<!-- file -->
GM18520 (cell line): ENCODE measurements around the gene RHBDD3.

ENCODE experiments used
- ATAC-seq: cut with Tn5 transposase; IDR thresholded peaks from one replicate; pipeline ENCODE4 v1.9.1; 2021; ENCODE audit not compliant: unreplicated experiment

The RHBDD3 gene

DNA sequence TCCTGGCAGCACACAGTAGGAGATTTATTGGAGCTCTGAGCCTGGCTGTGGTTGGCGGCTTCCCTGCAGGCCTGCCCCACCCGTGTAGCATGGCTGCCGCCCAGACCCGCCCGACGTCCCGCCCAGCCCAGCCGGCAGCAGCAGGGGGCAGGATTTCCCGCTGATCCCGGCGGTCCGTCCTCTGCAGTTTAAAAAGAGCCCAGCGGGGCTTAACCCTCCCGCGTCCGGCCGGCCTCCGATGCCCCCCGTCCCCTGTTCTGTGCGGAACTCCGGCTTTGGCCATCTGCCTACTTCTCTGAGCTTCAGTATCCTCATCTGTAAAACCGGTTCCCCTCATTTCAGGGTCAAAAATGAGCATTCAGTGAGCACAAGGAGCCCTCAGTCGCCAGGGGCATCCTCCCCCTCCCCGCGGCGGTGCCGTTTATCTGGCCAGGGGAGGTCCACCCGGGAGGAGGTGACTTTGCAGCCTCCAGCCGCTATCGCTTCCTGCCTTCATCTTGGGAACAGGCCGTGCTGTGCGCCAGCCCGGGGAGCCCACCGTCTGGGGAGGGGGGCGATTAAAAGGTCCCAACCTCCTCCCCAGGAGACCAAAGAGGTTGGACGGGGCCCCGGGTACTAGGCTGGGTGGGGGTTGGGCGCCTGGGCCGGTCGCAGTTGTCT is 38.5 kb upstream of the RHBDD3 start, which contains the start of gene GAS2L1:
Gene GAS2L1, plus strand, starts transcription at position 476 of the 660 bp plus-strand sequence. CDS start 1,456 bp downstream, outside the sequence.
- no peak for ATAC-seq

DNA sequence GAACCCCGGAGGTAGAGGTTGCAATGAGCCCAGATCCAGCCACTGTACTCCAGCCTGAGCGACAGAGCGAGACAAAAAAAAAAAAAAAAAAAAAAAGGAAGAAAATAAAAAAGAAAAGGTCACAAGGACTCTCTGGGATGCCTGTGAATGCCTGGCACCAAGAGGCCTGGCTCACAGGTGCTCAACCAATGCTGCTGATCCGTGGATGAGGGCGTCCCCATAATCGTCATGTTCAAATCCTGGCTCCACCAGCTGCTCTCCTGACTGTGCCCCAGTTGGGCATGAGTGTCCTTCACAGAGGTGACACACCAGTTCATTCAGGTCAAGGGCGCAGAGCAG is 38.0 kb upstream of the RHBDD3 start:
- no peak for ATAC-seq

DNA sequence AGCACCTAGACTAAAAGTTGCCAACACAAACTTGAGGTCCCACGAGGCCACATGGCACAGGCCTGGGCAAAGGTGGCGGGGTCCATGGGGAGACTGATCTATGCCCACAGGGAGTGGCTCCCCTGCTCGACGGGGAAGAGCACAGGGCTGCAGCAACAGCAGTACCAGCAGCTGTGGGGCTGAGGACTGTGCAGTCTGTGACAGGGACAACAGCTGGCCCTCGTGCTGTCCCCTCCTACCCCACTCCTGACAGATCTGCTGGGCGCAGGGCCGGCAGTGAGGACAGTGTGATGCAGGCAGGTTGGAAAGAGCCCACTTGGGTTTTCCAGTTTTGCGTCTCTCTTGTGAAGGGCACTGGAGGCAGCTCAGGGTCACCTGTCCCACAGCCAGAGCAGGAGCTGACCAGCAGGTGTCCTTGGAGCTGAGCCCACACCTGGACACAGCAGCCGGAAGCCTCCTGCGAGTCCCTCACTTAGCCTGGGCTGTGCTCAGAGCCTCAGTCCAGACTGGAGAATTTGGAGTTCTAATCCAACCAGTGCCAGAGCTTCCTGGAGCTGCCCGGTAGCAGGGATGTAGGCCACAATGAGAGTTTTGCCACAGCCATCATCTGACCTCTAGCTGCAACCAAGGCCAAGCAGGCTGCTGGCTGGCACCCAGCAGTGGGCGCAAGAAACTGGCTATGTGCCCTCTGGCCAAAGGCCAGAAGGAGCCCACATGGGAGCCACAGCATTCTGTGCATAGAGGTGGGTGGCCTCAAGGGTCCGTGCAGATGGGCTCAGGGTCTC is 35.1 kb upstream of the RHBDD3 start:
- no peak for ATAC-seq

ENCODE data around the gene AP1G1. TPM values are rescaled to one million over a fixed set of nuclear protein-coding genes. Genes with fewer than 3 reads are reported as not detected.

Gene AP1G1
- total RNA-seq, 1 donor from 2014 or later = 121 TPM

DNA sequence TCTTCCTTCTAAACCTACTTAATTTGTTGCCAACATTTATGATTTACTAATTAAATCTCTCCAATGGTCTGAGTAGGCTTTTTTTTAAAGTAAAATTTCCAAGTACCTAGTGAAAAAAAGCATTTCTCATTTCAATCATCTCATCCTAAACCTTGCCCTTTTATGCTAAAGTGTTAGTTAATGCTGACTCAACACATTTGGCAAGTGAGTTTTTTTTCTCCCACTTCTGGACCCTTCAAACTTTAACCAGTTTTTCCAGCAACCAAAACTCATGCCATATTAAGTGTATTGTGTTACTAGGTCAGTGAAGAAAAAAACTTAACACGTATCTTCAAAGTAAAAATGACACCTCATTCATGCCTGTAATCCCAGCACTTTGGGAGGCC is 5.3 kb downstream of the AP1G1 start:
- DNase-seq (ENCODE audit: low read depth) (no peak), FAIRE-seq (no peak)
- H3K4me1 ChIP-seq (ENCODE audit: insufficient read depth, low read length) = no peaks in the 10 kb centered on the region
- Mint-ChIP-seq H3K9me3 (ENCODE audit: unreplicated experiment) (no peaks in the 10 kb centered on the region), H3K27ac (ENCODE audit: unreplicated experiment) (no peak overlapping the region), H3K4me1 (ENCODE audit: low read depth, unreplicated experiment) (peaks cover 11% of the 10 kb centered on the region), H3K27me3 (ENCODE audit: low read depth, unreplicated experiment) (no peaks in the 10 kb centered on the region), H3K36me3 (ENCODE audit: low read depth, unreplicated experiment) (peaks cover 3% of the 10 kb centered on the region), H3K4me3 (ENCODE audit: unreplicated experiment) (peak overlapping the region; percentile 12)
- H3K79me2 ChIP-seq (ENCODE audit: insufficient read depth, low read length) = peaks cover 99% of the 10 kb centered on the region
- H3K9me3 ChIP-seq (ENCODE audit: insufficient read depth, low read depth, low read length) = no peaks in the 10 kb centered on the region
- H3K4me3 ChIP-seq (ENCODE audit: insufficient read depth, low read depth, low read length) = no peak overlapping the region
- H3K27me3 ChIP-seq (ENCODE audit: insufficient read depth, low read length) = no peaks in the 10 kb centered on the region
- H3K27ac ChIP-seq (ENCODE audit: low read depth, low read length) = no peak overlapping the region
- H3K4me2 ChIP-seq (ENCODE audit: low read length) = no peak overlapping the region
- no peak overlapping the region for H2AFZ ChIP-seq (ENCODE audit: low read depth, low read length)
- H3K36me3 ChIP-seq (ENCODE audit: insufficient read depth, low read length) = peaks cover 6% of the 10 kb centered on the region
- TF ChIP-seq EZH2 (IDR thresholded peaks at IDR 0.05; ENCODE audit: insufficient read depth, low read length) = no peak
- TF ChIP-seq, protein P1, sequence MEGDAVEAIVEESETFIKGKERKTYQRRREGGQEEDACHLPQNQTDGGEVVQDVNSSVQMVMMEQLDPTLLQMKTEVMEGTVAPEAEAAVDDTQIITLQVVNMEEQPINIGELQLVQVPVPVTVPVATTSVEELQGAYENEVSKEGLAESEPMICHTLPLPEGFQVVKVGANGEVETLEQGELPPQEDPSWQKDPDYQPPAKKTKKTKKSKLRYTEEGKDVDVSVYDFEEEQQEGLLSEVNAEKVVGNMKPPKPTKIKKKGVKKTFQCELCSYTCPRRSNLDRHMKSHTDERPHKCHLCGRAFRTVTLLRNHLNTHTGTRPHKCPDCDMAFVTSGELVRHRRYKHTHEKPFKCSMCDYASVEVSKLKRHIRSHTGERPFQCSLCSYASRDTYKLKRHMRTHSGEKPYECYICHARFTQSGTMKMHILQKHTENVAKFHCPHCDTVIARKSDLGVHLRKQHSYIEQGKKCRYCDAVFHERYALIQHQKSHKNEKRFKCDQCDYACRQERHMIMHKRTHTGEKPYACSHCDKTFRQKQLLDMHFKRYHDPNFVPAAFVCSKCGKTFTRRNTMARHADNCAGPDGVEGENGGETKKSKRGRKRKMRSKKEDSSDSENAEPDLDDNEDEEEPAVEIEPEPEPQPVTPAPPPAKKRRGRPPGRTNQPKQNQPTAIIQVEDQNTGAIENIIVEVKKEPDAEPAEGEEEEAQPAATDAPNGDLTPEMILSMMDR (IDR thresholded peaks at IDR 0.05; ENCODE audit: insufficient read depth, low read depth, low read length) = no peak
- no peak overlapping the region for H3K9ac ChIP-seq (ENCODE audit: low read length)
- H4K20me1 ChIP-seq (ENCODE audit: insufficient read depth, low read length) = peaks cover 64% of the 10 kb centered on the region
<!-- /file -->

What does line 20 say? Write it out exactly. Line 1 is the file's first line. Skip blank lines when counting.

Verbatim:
- H3K9me3 ChIP-seq (ENCODE audit: insufficient read depth, low read depth, low read length) = no peaks in the 10 kb centered on the region